At 26 years old, Jones is the youngest candidate in the race. In an e-mail, he explains that he runs Takeova Youth Mentors Inc., a group “that promotes financial independence and social responsibility in young men and women ages 15 to 21.” In an interview, he explains that the group, along with two other businesses he formed, Take Ova Entertainment LLC and Take Ova Clothing LLC, provides entertainment opportunities for young people, including at Baltimore nightclubs such as Dubai Night Club and its predecessor, the Velvet Rope. He says voters should not be concerned about his 2005 second-degree assault conviction (“I was in the wrong place in the wrong time,” he explains) or his current drunken- and reckless-driving charges, scheduled for trial in late July, in which he was clocked going 98 miles per hour in a Mercedes on Route 97 in Glen Burnie at three in the morning last Thanksgiving (“I was rushing to a family member that was being rushed to the hospital,” he says).
Lennon, 45, is a transportation coordinator at Chimes, a nonprofit that helps developmentally disabled people. He says he’s running because he’s “sick and tired of being sick and tired of what’s going on in our city,” and he wants to “bring about some new ideas”—which won’t happen, he adds, “as long as we keep voting the same people in. Until we change the way we do things, we will continue to get the same results.” Saying he’s troubled by Spector not living in the district because “you can’t identify with the problems unless you live among them,” he contends that “people are ready for new blood. We’re all frustrated.”
Winokur, a 29-year-old Republican candidate who lives in Cheswolde, is an information-technology systems engineer who says he is concerned about the city’s fiscal health and dwindling population.
Spector first gained her seat in 1977, when she was appointed to serve the unexpired term of her husband, Allen Spector, upon his selection as a district-court judge. (Allen Spector, who was removed from the bench and disbarred after a 1980 bribery conviction, died in 1990.) Her name has succeeded on ballots ever since, and she has joked famously that, “I’ve been appointed and elected—I think I should serve by divine right.” She boasts a reputation for accessibility and attention to constituent services, and emphasizes that experience counts, pointing especially to her longtime involvement with the Maryland Association of Counties, where she says she’s established productive relationships with officials around Maryland. She was the City Council’s representative on the city’s Planning Commission for years, and, though she chairs no Council committees, she is a member of two of them: Executive Appointments and Urban Affairs and Aging.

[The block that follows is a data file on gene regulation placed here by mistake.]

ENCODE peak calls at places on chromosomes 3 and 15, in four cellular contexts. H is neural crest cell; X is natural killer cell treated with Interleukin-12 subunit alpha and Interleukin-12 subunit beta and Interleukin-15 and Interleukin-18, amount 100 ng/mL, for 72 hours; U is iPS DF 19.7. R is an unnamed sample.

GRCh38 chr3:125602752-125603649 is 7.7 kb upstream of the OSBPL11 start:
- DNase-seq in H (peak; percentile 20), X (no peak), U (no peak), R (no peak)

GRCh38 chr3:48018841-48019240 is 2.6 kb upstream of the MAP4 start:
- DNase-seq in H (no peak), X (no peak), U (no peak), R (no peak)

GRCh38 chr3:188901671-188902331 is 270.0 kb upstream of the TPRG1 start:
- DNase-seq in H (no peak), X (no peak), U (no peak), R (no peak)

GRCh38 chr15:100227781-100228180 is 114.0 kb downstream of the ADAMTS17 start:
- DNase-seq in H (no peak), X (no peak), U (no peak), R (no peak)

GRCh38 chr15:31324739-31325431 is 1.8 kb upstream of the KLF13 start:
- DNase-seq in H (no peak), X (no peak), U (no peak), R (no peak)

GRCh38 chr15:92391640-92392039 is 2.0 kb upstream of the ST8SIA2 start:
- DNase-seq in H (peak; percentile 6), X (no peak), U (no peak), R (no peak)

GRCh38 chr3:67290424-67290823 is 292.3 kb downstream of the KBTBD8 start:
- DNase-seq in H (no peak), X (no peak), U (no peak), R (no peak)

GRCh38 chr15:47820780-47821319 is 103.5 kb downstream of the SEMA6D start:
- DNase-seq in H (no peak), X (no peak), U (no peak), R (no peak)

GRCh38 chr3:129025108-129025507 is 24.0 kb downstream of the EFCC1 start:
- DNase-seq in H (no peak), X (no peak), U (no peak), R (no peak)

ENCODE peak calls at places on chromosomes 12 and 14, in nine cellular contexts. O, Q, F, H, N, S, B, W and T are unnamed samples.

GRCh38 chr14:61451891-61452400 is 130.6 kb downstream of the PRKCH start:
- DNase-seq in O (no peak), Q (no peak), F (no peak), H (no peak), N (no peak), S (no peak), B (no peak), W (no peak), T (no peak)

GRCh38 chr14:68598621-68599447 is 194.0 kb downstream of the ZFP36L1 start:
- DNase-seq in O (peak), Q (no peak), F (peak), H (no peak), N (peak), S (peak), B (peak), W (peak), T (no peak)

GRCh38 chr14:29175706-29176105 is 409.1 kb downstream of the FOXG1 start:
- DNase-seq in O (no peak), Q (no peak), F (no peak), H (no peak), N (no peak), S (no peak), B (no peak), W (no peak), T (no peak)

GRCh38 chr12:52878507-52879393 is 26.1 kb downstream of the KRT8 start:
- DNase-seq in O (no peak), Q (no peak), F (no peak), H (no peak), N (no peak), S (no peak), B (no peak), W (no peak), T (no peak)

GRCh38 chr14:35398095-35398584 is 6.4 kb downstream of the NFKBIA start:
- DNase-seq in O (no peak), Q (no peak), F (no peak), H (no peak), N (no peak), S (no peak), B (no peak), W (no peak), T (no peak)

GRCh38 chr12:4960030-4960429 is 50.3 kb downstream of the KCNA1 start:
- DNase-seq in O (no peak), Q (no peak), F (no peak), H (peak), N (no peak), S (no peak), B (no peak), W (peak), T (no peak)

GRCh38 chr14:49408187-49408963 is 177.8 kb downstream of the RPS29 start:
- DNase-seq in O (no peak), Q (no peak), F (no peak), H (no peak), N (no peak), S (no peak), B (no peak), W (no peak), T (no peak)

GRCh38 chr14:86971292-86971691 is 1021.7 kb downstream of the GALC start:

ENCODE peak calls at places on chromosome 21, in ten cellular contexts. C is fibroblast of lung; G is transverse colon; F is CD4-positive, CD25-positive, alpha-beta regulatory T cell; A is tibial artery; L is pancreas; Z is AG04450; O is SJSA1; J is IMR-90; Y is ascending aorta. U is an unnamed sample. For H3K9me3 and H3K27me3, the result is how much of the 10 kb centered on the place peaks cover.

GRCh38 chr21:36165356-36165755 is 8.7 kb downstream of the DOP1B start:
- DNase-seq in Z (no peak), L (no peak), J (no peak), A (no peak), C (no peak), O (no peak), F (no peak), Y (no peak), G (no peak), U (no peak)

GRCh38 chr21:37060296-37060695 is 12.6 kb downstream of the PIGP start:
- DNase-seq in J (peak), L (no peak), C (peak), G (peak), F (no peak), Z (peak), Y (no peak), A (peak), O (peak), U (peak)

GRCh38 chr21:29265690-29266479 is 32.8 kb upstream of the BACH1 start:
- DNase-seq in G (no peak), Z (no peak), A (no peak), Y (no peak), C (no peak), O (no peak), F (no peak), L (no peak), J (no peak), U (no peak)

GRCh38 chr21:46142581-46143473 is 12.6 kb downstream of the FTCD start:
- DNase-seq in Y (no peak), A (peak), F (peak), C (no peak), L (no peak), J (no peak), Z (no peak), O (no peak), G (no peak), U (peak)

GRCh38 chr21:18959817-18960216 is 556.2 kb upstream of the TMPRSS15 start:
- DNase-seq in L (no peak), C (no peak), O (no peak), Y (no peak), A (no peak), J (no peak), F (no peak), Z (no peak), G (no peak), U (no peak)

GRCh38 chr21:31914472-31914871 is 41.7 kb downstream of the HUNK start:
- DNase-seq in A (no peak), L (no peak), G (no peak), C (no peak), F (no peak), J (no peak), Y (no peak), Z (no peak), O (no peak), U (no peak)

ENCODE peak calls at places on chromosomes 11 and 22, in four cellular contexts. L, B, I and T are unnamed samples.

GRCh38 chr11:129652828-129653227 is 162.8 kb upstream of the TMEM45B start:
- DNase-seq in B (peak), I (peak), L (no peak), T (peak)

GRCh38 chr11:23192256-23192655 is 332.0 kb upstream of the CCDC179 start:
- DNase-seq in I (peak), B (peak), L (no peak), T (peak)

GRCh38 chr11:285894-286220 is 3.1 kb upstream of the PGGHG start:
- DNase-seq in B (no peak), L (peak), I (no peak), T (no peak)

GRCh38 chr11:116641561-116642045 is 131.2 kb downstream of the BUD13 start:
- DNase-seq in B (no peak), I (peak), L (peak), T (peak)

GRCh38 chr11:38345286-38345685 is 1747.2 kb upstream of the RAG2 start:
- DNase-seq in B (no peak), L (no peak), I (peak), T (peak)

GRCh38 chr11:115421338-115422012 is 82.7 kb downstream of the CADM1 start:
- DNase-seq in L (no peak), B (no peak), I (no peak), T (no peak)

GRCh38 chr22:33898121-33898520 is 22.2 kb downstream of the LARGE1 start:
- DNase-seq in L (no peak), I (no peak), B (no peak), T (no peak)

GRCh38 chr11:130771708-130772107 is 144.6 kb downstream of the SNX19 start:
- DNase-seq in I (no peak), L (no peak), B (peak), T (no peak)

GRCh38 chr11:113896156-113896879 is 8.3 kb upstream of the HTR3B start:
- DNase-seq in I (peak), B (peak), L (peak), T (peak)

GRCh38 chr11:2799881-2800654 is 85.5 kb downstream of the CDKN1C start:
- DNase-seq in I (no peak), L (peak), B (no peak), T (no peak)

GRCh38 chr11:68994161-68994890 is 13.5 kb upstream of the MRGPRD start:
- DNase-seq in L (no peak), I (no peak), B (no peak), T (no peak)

Over the past year, Spector’s entanglements involving the waterfront condominium where she lives—Harborview—have landed her in some hot water. In January, the Baltimore City Ethics Board closed an investigation into Spector’s interactions with city regulators handling dismissed mold citations involving two Harborview units by asking her to stop contacting city agencies on behalf of the condominium’s tenants association. Then, in late June, James W. Ancel Sr.—who, as the owner of one of the moldy units, had filed the ethics complaint against Spector—sued the councilmember and nine other city officials. The lawsuit says Spector and the other officials illegally denied Ancel’s requests for city records about the mold citations and Spector’s role in them.
Spector says she first heard of Ancel’s lawsuit during a July 15* interview for this article. “He [previously] demanded that I give him all my paperwork, my computer—I can’t produce anything that’s not there, I have nothing,” Spector says. She adds that she’s “not surprised” Ancel sued, since “he seems to get lawyers to do what he wants.” Ancel and his attorney, Kathryn Goldman, declined to comment.
* Correction: The initial version of this story mistakenly reported that the interview took place on Aug. 15.